Digital library (interview) RAI Educational

Ian McEwan

Rome, 09/10/97

"Keeping computers in their place"


  • Writing a screenplay is similar to writing a short novel. The real difference comes afterwards: a novelist is used to having complete control over his world but film is a collaborative matter (1).
  • In narrative cinema the characters have to be established very rapidly, the plots have to move with economy, resolutions have to be foretold with speed (2).
  • McEwan has been writing on a computer since 1985. Using a word processor allows the writer to experiment without committing himself to the words on the page and in that it is much closer to handwriting than the typewriter. He has recently changed from a Macintosh to a PC and believes that Windows 95 is a very poor imitation of Apple software (3).
  • Too many absurd claims have been made about the information superhighway. People will always prefer human contact. Computers cannot replace the interaction between a teacher and children in schools (4).
  • McEwan says that the Internet is too slow and he has never met anyone who has learned anything from the Internet (5) (6).
  • Collaborative writing on the Internet is like any collaborative writing (7).
  • We do not need the Internet: we could do it with the telephone or the fax. But for writing to have individuality it has been the result of one person working in solitude (8).
  • Erotic relationships on the Internet are very sad and completely pointless. It is auto-eroticism (9).
  • McEwan is "agnostic" when it comes to censorship of the Internet. The wonderful thing about it is its freedom, but if one thinks of child pornography sites, perhaps some kind of control is necessary (10).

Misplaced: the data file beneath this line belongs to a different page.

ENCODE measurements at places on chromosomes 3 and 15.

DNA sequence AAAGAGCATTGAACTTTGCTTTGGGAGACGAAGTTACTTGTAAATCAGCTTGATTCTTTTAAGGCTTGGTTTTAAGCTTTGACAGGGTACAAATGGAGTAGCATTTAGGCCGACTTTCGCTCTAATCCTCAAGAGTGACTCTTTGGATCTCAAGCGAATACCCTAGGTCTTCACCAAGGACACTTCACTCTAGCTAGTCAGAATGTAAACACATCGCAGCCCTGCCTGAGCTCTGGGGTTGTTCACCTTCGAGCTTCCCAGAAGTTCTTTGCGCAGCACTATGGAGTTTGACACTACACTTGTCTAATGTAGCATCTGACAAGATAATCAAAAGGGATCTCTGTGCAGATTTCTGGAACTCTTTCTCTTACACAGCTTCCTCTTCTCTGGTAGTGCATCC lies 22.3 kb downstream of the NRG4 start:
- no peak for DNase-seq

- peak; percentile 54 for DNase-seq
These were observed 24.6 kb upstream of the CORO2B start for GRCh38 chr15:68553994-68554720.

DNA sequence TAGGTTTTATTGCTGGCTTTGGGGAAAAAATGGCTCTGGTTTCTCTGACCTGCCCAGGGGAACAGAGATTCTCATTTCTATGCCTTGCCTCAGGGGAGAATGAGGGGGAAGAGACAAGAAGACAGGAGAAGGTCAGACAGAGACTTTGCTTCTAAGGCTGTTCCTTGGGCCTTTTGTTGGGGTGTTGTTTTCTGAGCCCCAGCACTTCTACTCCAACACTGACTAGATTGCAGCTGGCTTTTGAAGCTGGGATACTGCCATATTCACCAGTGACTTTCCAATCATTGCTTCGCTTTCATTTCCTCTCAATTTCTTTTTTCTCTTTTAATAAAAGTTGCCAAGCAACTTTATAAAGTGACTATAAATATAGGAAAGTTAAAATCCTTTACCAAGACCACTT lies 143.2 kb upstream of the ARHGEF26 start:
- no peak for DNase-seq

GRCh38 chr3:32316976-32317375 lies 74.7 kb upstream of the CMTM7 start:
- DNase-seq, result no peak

digital library

biblioteca digitale





Question 1
You write both books and screenplays. How does the act of writing change with different media?

In the immediate sense there’s no change because even when you’re writing a screenplay you have to sit alone in your room and write what amounts to a short novel. The real change comes afterward with the complete loss of control. A novelist is used to having complete control over his world; he plays God. When you move to writing for movies, you get demoted from being God to being one of the very minor angels ten ranks down. Obviously, film is a collaborative matter. Its frustrations for the writer are numerous: it’s essentially a director’s medium. It’s difficult to ever realise what you saw when you sat alone. For that reason my own relationship with film has been rather difficult and strained. I think that if you really want to take film seriously, you have to direct it. No complaining about it; you write the screenplay and direct it yourself. I’ve often thought about this but I know it would threaten my novel writing so I haven’t taken it up.


Question 2
But the form of the literature that you write, the sentences, and the style is the same?

I think too much is made of the difference. It finally comes down to layout. A screenplay is about 20,000 words; it bears a great deal of resemblance to a novella. At least in the kind of narrative cinema that I’ve been involved in, the characters have to be established very rapidly, the plots have to move with economy, resolutions have to be foretold with speed. So it bears a lot of relationship to short-story writing.


Question 3
Do you use the computer to write and does this change the creativity of a writer ?